Emanuel Freeman: The Man Who Duped City Hall
One day a few years back, after the situation had become unbearable, the students were called to an assembly, and Freeman took the stage. A fit, powerfully built black man near 60, he’s known as “The Buddha” because of the silent way he walks. He wore a finely tailored suit and a hat. He spoke in a round, resonant, soothing voice. There was no need to worry, Freeman told the children. Plans were under way for an expansion. Soon the school would have amenities that even kids in suburban schools would envy. Indoor tennis courts. A track. A pool. It was going to be better than ever.
According to Rogers, “The children would raise their hand and ask, ‘Can we have that? And can we have that?’ ‘Oh, sure, you can have that.’ And when? ‘Ooooooh, soon.’ And the kids, they were so excited.”
The promised renovation never happened. No pool, no indoor track, only escalating chaos until the School Reform Commission finally caught on in 2008 and held hearings. The commission eventually declined to renew Freeman’s charter, shutting down the school.
Freeman didn’t blink. The school was small potatoes, a tiny part of his empire. Directly or indirectly, Freeman has controlled at least 30 different companies concentrated in the city’s Northwest. As recently as 2007, he was president of at least 16 of the companies. Mostly nonprofits, they’ve got these impenetrable names — the Northwest Education Development Corporation; Urban Community Health Systems, Inc. Together, they’re known as “Germantown Settlement.”
In its most boiled-down form, Settlement is a social agency plus a housing company. Over the years, the agency side has provided a basket of services to truant children, foster children, the elderly, the poor, the HIV-infected, new mothers, families, and people facing foreclosure.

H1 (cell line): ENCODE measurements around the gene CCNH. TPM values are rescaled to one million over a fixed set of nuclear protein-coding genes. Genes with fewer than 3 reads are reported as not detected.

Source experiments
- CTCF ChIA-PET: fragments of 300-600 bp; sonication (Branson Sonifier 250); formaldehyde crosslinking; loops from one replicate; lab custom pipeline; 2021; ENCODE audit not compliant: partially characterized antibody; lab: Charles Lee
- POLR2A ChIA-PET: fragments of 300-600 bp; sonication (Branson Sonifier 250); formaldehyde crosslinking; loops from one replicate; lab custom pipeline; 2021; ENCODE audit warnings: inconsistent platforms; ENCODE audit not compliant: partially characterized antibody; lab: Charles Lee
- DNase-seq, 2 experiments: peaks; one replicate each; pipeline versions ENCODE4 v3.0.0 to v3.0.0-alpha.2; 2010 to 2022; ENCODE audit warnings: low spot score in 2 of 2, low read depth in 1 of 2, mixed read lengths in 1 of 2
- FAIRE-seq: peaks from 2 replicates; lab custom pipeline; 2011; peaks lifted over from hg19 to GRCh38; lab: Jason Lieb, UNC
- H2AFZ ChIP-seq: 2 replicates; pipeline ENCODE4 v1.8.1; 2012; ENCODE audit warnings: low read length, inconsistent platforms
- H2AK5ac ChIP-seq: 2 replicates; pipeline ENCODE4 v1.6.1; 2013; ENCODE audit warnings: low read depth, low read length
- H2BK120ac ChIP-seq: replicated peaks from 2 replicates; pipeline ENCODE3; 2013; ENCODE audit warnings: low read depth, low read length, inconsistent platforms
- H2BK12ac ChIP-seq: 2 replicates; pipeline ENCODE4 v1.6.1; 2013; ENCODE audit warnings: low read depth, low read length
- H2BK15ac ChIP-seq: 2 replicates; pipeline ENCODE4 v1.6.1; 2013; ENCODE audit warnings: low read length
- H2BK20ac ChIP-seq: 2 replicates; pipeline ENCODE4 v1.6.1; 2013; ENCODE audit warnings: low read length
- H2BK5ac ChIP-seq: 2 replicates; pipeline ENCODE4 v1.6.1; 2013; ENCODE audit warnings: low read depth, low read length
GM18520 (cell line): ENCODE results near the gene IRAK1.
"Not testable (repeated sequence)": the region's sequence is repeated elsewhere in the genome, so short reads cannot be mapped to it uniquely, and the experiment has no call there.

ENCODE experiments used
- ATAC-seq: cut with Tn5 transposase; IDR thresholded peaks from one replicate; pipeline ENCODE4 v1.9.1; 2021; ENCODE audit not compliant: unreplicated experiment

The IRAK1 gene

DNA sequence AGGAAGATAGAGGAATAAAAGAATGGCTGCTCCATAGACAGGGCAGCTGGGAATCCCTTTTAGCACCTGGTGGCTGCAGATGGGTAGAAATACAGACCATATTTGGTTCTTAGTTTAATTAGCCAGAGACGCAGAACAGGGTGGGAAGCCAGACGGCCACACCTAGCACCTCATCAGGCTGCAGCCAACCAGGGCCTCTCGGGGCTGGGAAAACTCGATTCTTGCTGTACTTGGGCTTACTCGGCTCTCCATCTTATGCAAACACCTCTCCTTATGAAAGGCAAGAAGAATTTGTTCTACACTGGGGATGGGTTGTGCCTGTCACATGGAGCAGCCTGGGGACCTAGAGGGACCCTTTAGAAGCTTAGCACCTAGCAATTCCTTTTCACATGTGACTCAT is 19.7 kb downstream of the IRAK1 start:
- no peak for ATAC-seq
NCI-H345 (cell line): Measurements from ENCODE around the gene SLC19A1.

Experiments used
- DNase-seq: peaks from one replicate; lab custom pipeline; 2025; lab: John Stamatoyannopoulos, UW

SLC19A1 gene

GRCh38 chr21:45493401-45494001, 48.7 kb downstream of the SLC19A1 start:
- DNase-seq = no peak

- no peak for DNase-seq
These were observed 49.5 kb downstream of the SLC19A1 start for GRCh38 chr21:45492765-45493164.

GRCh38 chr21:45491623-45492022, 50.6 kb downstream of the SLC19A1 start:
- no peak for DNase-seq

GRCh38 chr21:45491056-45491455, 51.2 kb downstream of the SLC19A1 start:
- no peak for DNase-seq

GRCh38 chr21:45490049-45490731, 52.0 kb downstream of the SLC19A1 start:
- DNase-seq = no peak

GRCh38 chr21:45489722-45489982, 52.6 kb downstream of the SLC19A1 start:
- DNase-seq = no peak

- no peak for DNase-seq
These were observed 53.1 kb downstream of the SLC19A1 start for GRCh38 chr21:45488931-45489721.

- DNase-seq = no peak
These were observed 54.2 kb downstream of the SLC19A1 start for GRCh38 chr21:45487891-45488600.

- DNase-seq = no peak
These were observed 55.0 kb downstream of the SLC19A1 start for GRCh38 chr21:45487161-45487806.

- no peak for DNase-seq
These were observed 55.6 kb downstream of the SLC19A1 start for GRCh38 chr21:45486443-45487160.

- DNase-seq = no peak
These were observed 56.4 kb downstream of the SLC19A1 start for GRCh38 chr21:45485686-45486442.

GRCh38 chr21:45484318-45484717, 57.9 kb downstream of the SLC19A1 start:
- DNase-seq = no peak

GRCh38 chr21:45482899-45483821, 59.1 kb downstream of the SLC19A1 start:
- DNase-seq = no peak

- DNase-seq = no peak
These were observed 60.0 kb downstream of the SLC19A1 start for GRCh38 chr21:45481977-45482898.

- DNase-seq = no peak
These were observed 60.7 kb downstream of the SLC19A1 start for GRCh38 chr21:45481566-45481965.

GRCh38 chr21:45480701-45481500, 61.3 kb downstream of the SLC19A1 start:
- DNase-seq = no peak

There are many devoted people who have worked at Settlement and provided quality services, but Freeman has never been able to retain the most effective employees — he ends up stiffing them on their paychecks or their health insurance, or he lays them off, or else they simply quit in disgust, and service goes downhill. Settlement is the mother ship, the brand name; it’s the place where Freeman draws his salary — $156,000 in 2006 — and where he parks his large, late-model silver Mercedes-Benz, in the spot that says RESERVED FOR GERMANTOWN SETTLEMENT CEO. (Freeman’s wife, Emma Cummings-Freeman, is a VP at Settlement, in charge of its Department of Health and Human Services; she drives a gold Cadillac.) Freeman is also president and CEO of the Greater Germantown Housing and Development Corporation, or GGHDC, which as of 2006, the last time Freeman gave a full inventory to the city, owned at least 372 units of multi-family and tax-credit housing, 127 units of senior housing, and 170,500 square feet of retail space that stretched across a two-mile swath of the city. (Reached on his cell phone, Freeman asked me to send him questions via e-mail, but he didn’t reply to my subsequent e-mail, and his lawyers didn’t return my repeated calls.)